MICHELE NORRIS, Host:
Joanne Slotnik's favorite summer food involves a beautiful setting and a lot of work.
JOANNE SLOTNIK: Back at our vacation retreat, we fill every available container with apricots and admire their perfect blush. We wash, pit and halve the apricots. We add less sugar and more lemon and lemon zest than any recipe ever calls for. We boil, we skim, we stir, we jar and lid, we steam-can. We'd line up the finished product in neat little rows and admire our golden handiwork. And then, we do it again, and again.
NORRIS: If you had to describe the taste of this apricot jam, slathered over a lovely biscuit or maybe a warm piece of toast.
SLOTNIK: Well, it's quite tart and it's just a fabulous combination of apricot and lemon. It's unlike any store-bought jam you could lay your hands on. It's ambrosia.
NORRIS: Joanne, do you ship?
SLOTNIK: There's one jar that should have arrived by 10 o'clock your time, but I'm told it's late.
NORRIS: How many jars do you put up every year?
SLOTNIK: Probably - maybe 30 or 40 this year. I got a little carried away and I got into barbecue sauces so that was a few more. I mean, it's not really...
NORRIS: Apricot barbecue sauce?
NORRIS: It sounds good.
SLOTNIK: Fabulous. Two different kinds - one kind of mustardy and then one sort of a more traditional, you know, kind of a catsupy-based thing but with that apricot back flavor.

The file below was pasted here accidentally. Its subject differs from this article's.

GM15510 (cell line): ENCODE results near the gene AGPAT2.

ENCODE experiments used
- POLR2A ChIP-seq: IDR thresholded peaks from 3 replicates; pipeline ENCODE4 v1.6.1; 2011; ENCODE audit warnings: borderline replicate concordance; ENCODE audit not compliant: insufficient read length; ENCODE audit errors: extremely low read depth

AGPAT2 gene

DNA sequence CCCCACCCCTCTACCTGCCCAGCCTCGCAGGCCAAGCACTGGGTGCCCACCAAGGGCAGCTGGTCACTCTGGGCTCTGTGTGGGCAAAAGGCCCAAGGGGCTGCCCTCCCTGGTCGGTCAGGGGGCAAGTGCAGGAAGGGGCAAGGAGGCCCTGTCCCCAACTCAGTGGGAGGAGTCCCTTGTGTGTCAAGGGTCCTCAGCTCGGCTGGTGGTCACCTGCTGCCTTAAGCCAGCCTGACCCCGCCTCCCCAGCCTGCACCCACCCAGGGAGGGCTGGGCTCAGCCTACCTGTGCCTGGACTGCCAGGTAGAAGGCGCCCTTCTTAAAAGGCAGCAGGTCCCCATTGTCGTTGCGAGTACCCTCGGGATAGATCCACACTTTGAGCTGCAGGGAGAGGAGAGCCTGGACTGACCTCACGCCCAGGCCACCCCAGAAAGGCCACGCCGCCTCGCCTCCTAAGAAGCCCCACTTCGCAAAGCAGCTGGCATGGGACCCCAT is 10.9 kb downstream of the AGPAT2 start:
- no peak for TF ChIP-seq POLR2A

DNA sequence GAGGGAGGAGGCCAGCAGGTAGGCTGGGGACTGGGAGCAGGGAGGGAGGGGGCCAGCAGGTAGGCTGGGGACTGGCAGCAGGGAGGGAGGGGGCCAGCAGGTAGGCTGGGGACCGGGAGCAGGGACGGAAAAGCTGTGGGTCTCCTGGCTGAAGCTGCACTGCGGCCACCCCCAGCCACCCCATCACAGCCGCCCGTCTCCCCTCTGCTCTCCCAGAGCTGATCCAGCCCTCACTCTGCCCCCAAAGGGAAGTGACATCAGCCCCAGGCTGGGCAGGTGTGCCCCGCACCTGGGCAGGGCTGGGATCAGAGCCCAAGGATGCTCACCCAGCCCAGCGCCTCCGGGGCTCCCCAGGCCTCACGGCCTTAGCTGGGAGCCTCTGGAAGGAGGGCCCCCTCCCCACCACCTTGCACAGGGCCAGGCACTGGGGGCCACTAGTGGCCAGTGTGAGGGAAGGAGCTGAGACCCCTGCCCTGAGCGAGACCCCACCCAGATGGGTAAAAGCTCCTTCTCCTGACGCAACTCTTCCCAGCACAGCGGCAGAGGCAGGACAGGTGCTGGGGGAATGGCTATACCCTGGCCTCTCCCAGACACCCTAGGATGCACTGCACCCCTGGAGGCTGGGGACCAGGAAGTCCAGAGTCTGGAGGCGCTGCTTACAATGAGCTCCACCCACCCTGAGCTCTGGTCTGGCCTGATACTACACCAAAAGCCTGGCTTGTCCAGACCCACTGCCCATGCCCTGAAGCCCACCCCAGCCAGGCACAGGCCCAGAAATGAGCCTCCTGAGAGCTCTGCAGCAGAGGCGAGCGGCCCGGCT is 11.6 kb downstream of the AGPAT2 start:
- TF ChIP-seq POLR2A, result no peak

NORRIS: Well, Joanne, this sounds like a wonderful tradition. I'm so glad that you were able to share it with our listeners.
SLOTNIK: Well, thank you. It's been a delight, Michele.
NORRIS: All the best to you.
SLOTNIK: Enjoy your jam.
NORRIS: Before I let you go, do you have a suggestion for how best to enjoy it?
SLOTNIK: I would just take a spoon and go for it.
NORRIS: That was Joanne Slotnik of Salt Lake City, Utah talking about her apricot jam. You can find out how she makes it and see pictures from her apricot hunt at our Web site, npr.org. And while you're there, please share your own summer food story.
ROBERT SIEGEL, Host:
You're listening to ALL THINGS CONSIDERED from NPR News.
NPR transcripts are created on a rush deadline by Verb8tm, Inc., an NPR contractor, and produced using a proprietary transcription process developed with NPR. This text may not be in its final form and may be updated or revised in the future. Accuracy and availability may vary. The authoritative record of NPR’s programming is the audio record.